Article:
The study of climate can be regarded as the characterisation of the long-term evolution of weather. Climate is not static, but changes according to variation in the fluxes of energy, matter and momentum between its different components. These exchanges take place over very different spatial and temporal scales: from seconds to millions of years, and from microns to thousand kilometres. Thus, climate research is a complex topic that poses a multidisciplinary challenge.
As a physicist, I try to tackle this problem through the statistical analysis of the output of computational models. In particular, my activities focus on the use of Regional Climate Models to gain insight in the climate evolution at different time scales: from the last two millennia to climate change projections. Currently I hold a postdoc position at the Department of Physics of the University of Murcia (Spain), where I study extreme events in the past, present and future through the analysis of high-resolution simulations.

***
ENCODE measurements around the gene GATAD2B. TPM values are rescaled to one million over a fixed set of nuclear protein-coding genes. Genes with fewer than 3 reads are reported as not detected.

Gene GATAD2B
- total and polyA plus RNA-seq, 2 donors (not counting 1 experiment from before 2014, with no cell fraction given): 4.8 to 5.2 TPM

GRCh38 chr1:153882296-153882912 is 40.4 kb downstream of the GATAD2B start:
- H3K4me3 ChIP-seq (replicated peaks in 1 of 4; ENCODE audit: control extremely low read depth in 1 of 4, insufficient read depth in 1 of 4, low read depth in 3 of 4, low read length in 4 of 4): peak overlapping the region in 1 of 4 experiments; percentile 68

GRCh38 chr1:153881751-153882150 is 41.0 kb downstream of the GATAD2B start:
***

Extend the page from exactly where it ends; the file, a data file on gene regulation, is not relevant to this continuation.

- Regional Climate Modelling
- Climate change projections
- Climate impacts
- Climate reconstructions
- Internal vs. forced variability
- Extreme precipitation events
- Data analysis
- Facultad de Química. Campus de Espinardo. Universidad de Murcia. 30100 Murcia, Spain
- juanjo (dot) gomeznavarro (at) gmail (dot) com
- gomez (at) climate (dot) unibe (dot) ch
- jjgomeznavarro (at) um (dot) es